* All of these facts are about arrests, not convictions, not number of crimes, and not the number of people in prison for the offense.
    **This does not include alcohol related offenses. There were 1,427,494 drunk driving arrests alone.

  • by billstewart ( 78916 ) on Monday December 01, 2008 @03:24PM (#25949475) Journal

    Yes, there's a Social Security Trust Fund that's invested in T-bills. That just means that they've taken any surplus they had in the past and lent it to the Government, which spent it, and which promises to tax people in the future to pay it back. So when all of us Boomers start retiring and not dying off quickly enough, not only will the Social Security Tax on working people not be enough to cover the costs, but the Feds will have to start running a budget surplus to pay off the debt, instead of continually borrowing more like they did while we were working. So it's going to suck to be young and working, or old and collecting taxable interest on our savings.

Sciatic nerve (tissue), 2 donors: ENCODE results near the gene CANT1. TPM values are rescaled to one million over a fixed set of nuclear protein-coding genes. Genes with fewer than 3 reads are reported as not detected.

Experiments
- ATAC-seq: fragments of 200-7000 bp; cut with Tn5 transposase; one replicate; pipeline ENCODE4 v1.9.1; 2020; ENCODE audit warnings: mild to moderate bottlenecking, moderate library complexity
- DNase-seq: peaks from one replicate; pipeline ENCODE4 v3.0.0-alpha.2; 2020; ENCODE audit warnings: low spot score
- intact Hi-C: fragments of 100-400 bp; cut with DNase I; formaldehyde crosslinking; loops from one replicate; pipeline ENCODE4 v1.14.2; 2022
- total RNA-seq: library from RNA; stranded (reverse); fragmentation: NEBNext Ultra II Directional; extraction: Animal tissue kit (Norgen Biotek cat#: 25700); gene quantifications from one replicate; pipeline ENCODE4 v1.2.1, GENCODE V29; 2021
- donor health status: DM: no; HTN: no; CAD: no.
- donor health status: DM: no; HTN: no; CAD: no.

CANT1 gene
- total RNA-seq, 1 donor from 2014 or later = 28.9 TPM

Before Bush took power, we had a $5T national debt, because previous administrations didn't have the financial discipline to not run deficits even during boom years. Bush's Fiscally Responsible Small Government Republicans doubled that before the Crisis, and it looks like they're spending another $5T-10T on bailouts (though ostensibly they'll get some of that back.) The current total debt is about 1 US GDP, or about $50K/American.

    And to the extent that us older people saved money in forms other than houses (oops), we'll be getting lower interest rates on what we saved than what I'd been planning on, because more of us will be competing to invest it in whatever businesses the younger people who are working are running. So it's going to suck to be old and not working. And because it's also going to suck to be young and working, those people aren't going to be buying $5 coffees that much, and Walmart only needs so many greeters, so obvious old-people jobs are going to be scarce.

  • Re:Tax Dollars (Score:5, Insightful)

    by Fujisawa Sensei ( 207127 ) on Monday December 01, 2008 @03:39PM (#25949773) Journal

    Try using a real source, like The Constitution, not some propaganda farm.